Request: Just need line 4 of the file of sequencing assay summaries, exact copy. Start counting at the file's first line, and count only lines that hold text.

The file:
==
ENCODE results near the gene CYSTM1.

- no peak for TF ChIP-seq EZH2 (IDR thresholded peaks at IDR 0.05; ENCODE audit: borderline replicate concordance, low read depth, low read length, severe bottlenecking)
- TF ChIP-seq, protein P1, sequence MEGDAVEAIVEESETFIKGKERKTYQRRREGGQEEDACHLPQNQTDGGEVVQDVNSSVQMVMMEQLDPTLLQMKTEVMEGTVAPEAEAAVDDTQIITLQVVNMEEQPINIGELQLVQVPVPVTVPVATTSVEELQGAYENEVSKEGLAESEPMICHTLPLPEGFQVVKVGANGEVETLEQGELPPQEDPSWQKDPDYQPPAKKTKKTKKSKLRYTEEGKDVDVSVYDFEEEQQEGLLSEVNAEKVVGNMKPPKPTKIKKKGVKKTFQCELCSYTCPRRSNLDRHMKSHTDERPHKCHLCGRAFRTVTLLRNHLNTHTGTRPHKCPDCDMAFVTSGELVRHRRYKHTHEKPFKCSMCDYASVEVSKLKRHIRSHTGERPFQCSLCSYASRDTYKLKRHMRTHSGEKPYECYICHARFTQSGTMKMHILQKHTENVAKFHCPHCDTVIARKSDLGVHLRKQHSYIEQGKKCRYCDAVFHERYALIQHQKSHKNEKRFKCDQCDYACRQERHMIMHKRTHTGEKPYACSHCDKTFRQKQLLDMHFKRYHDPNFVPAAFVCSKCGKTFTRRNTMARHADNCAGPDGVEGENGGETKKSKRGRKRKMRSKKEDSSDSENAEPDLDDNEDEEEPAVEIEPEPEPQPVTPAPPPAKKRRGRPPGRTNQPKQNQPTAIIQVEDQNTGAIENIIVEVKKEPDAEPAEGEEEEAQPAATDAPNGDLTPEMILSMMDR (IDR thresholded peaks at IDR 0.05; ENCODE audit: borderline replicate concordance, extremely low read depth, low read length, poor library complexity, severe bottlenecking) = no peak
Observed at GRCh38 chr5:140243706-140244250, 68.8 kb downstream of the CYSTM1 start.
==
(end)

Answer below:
Observed at GRCh38 chr5:140243706-140244250, 68.8 kb downstream of the CYSTM1 start.